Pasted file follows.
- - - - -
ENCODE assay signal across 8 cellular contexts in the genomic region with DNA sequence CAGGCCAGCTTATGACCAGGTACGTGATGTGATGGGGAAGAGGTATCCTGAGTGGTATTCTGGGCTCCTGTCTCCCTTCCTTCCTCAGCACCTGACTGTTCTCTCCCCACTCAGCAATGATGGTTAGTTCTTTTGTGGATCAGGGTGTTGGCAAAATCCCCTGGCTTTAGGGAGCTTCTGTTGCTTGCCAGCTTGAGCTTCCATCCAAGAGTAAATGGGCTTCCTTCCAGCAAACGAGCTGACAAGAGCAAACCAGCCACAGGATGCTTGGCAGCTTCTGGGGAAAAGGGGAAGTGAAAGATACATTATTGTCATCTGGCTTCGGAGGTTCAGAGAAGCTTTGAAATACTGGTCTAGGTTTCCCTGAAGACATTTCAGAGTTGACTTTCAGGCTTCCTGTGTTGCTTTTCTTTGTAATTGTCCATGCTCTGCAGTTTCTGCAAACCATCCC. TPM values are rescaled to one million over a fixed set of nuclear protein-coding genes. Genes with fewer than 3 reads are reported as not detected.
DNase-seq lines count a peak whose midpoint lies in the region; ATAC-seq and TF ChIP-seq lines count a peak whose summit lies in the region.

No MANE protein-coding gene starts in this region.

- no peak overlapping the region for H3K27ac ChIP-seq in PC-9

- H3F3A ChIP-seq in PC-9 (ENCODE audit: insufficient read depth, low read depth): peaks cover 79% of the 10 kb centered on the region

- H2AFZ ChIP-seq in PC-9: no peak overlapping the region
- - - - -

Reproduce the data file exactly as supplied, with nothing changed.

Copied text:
ENCODE assay signal across 8 cellular contexts in the genomic region with DNA sequence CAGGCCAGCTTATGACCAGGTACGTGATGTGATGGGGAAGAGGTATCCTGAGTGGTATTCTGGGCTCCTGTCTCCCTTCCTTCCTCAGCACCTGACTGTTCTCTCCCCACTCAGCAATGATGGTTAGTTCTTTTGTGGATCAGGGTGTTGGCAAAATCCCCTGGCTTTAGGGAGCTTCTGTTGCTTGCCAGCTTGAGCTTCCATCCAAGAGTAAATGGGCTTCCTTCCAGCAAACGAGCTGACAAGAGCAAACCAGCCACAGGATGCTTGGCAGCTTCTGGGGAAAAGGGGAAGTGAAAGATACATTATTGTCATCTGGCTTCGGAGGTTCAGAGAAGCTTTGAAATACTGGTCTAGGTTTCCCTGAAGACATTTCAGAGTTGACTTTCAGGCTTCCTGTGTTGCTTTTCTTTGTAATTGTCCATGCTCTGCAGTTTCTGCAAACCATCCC. TPM values are rescaled to one million over a fixed set of nuclear protein-coding genes. Genes with fewer than 3 reads are reported as not detected.
DNase-seq lines count a peak whose midpoint lies in the region; ATAC-seq and TF ChIP-seq lines count a peak whose summit lies in the region.

No MANE protein-coding gene starts in this region.

- no peak overlapping the region for H3K27ac ChIP-seq in PC-9

- H3F3A ChIP-seq in PC-9 (ENCODE audit: insufficient read depth, low read depth): peaks cover 79% of the 10 kb centered on the region

- H2AFZ ChIP-seq in PC-9: no peak overlapping the region